Skip to main content
Original Issue



When New York entertainment agents Norby Walters and Lloyd Bloom began pursuing college football players two years ago, reports circulated that the men were violating NCAA rules by paying athletes (and some parents) thousands of dollars to sign contracts before or during their senior seasons. By last January, at the Senior Bowl in Mobile, Ala., Bloom, 27, and Walters, his 54-year-old mentor, were reveling in the attention—and boasting that many of the stories were true.

"Everybody is gunning for me," bragged Bloom in a Mobile hotel lobby, pointing to Senior Bowl players he said Walters had paid. "We've put $800,000 into this draft [Walters says Bloom doesn't know the exact financial details]. I'll sign anyone I want. The NCAA can't enforce [its rules]. I'll sign a sophomore if I want." The NCAA is, in fact, investigating reports that Walters and Bloom's company, World Sports & Entertainment, Inc., has already signed star juniors Cris Carter of Ohio State and Lorenzo White of Michigan State as clients. Both White and Carter deny the allegation.

Far more serious are reports that Walters and Bloom engaged in threats against both players and rival agents to keep clients from deserting them. FBI agents in at least eight states are investigating. In one suspicious incident, Kathe Clements, a business associate of Skokie, Ill., sports agent Steve Zucker, was stabbed and beaten unconscious in her office on March 16 by a man wearing a ski mask and gloves. Zucker, who represents the Bears' Jim McMahon, says he has signed three of WSE's former clients, including Nebraska senior Doug DuBose, whom Clements personally recruited. Zucker claims that Clements, the wife of former Notre Dame quarterback Tom Clements, now playing in the CFL, was confronted by Bloom at the Senior Bowl and told that "people who don't pay their debts can have their hands broken," an apparent reference to another Zucker client who allegedly owed Bloom and Walters money.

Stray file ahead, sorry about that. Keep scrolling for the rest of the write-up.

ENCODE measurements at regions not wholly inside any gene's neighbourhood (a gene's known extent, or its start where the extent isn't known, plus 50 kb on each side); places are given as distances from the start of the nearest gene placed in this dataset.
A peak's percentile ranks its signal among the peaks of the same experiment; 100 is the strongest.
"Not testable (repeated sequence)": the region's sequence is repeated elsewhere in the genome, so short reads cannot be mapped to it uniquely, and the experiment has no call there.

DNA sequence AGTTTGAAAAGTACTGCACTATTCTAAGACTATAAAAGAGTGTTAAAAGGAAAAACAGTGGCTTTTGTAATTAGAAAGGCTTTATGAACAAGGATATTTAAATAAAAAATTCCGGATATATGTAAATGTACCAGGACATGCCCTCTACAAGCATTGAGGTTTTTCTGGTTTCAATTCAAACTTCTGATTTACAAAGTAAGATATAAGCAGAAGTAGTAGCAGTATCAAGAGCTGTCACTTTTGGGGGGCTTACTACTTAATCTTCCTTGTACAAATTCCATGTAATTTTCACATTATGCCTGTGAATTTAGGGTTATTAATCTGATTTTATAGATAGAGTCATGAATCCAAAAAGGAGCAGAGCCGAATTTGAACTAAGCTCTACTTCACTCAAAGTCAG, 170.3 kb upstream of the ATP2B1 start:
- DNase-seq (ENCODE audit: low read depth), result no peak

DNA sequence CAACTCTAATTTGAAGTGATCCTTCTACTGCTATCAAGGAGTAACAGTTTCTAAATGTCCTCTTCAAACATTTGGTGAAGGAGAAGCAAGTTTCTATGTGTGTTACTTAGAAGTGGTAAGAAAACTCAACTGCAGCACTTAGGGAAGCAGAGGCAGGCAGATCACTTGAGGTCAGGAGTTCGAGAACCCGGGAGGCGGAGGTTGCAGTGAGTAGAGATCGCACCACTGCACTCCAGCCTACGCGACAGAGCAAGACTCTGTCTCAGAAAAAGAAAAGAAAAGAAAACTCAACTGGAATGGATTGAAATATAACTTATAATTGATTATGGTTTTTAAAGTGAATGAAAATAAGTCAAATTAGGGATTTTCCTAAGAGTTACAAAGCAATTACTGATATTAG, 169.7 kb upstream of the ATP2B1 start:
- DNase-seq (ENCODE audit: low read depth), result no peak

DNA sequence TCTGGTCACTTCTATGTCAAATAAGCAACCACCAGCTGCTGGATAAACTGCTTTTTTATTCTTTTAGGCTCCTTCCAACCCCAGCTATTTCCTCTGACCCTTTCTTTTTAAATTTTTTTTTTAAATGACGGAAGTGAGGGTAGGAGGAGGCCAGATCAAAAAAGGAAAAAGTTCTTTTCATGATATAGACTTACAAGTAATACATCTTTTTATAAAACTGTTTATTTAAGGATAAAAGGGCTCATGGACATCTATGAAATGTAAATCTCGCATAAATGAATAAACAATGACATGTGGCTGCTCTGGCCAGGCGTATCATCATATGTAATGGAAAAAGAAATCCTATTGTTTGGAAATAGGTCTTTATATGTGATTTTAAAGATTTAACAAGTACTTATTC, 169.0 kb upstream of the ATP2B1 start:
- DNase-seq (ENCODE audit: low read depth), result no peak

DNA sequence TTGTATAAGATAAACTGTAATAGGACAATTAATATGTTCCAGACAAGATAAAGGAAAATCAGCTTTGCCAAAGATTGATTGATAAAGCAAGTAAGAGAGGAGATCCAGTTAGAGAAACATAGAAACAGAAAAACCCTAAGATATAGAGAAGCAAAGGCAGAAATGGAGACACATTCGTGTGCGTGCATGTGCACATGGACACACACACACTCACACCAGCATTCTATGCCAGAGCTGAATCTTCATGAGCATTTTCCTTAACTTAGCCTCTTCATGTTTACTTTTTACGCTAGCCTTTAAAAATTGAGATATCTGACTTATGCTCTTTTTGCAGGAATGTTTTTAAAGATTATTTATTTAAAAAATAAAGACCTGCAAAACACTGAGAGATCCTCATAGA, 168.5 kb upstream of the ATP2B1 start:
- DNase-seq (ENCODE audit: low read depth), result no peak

According to The New York Times, the Dallas FBI office has a taped conversation between Bloom and former SMU receiver Ronald Morris in which Bloom threatened to have Morris's hands broken if he signed with another agent. The Dallas office is also investigating alleged threats against another former WSE client, ex-SMU running back Jeff Atkins. Last month in Dallas a man who was driving Atkins's car was shot and killed. NFL Players Association sources say two of WSE's former clients called to say they, too, received threats from Walters. "Both players' stories were almost identical," an NFLPA source told The Atlanta Constitution. "They said Walters called them and told them, 'I'm going to talk to my people in Las Vegas and get them to break your legs.' "

A grand jury in Chicago has subpoenaed Walters and his recent business records as part of a broad federal investigation of racketeering, extortion and fraud in sports agentry. Both Walters and Bloom, however, deny making threats or breaking any laws. Agents have been signing and paying players for years, says Walters. "All I did was sell better." Walters contends that the stories about violence and threats have been planted by rival agents jealous that WSE has signed "more potential first-rounders"—about 20, he claims—than any other agent in history.

Most of those blue-chip seniors have reportedly defected, however; the only ones still with WSE are said to be Paul Palmer of Temple and John Clay of Missouri. Walters and Bloom have filed suit in New York State Supreme Court against at least four ex-clients—former Iowa running back Ronnie Harmon, now with the Bills; All-America cornerback Rod Woodson of Purdue; Pitt defensive end Tony Woods; and Auburn running back Brent Fullwood—charging them with breach of contract and failure to repay loans or expenses. "They are the immoral ones," says Walters. "I haven't done anything illegal. They took my money."

Others disagree. Lawyers for some of the players WSE is suing insist Walters and Bloom performed no services as agents and used deceptive practices in signing the athletes. The NFLPA may move to decertify Bloom as a registered agent. Walters never sought NFLPA certification. "I don't feel like being governed by other institutions," he says.


With an eye on next week's Ottawa summit with Canadian Prime Minister Brian Mulroney, President Reagan has announced plans to seek $2.5 billion in funding for future acid rain projects. Canadians complain that as much as half of the acid precipitation that falls on their soil comes from U.S. sources, primarily coal-burning power plants in the Ohio Valley. Reagan's proposal is meant as a peace offering to Canada, but he made the same $2.5 billion promise last year and never followed up on it. Environmentalists fear that the President is again putting up no more than a political smoke screen.